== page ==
Addressing the nation at Gambia’s 53rd Independence Anniversary celebration on Sunday, Gambian President Adama Barrow [BBC profile] announced [press release] the suspension of the death penalty.
Barrow stated, “at this junction, I will use this opportunity to declare a moratorium on the use of the death penalty in The Gambia, as a first step towards abolition.”
The Gambia has not used the death penalty since 2012, where former president Yahya Jammeh [BBC profile] executed nine soldiers by firing squad. Jammeh was the first president to peacefully hand over power since The Gambia’s independence in 1965. However, prior to his departure in 2017, Jammeh had threatened to expand a list of capital crimes in response to what he said was a rising crime rate.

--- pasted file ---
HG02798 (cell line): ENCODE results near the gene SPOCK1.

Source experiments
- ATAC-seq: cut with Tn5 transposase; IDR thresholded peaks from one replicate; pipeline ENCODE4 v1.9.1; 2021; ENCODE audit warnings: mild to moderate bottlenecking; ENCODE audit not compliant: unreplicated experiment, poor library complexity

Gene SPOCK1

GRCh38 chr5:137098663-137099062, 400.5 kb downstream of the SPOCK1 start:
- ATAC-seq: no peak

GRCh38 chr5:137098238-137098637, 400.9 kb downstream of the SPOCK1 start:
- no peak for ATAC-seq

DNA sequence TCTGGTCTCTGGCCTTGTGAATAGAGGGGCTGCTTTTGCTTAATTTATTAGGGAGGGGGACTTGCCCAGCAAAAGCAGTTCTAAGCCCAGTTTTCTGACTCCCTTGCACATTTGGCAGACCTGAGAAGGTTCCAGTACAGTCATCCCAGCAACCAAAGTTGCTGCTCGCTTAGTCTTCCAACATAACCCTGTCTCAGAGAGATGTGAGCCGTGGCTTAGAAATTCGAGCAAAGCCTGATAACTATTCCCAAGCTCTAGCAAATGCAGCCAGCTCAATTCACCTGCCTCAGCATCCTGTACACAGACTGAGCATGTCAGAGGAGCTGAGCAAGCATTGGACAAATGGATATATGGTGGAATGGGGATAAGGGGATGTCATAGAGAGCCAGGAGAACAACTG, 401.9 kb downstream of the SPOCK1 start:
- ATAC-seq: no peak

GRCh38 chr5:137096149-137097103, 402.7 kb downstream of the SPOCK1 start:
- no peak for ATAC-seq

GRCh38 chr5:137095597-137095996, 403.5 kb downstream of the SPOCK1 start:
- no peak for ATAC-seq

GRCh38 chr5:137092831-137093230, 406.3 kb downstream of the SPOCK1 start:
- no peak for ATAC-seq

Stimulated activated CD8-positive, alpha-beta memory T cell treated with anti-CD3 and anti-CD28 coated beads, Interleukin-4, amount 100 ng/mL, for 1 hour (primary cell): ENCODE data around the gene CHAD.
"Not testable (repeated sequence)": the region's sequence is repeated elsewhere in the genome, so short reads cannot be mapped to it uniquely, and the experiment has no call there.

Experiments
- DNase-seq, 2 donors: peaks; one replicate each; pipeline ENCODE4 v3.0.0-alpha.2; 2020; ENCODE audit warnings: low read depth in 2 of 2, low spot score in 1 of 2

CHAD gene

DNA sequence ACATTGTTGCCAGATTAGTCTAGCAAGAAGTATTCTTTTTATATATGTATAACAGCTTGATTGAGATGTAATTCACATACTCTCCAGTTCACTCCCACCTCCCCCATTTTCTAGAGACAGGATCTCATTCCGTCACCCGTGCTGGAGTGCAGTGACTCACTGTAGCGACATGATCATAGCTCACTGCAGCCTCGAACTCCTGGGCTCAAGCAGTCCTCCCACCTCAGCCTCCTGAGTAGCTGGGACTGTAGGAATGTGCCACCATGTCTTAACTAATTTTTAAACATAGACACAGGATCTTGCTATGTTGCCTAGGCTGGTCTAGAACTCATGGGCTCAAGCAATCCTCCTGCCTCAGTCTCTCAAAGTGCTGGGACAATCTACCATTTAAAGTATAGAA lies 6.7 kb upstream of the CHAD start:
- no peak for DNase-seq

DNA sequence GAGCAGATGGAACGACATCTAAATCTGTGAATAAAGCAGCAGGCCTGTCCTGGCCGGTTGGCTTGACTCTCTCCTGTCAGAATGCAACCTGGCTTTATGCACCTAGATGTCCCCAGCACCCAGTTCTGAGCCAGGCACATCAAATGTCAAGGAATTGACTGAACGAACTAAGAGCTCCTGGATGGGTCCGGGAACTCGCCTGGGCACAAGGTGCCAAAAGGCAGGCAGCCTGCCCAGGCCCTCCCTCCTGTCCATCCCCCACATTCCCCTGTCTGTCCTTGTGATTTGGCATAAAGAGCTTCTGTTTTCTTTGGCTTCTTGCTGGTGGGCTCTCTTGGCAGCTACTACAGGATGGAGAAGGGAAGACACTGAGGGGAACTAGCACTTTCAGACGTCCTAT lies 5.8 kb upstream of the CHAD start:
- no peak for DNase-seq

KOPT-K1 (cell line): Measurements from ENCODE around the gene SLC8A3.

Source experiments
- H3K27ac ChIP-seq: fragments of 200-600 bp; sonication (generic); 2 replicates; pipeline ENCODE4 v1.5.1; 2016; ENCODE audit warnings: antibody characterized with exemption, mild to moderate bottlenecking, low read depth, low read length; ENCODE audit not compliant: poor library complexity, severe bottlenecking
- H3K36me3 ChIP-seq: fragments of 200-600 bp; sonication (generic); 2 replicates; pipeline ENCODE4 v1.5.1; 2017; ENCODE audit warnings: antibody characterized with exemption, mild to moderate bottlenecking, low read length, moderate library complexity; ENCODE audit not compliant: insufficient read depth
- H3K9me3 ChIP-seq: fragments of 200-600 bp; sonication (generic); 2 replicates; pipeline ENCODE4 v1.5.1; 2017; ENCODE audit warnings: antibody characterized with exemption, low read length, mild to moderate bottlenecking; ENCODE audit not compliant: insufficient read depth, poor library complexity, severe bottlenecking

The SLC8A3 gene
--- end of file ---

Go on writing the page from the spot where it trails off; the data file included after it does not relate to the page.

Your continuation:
Nevertheless, soon after Barrow’s successful election in 2016, the president signed a UN treaty to enact the abolition of capital punishment.
Barrow said, “we have won the war against dictatorship, which is the easy part. Maintiaing the peace for our democracy to thrive will be our utmost challenge.” He added that, “mistakes will be made, but we will correct them as we work towards perfecting the New Gambia.”
In recent years, surrounding African nations such as Benin, the Republic of Congo and Guinea have all taken steps to end the death penalty.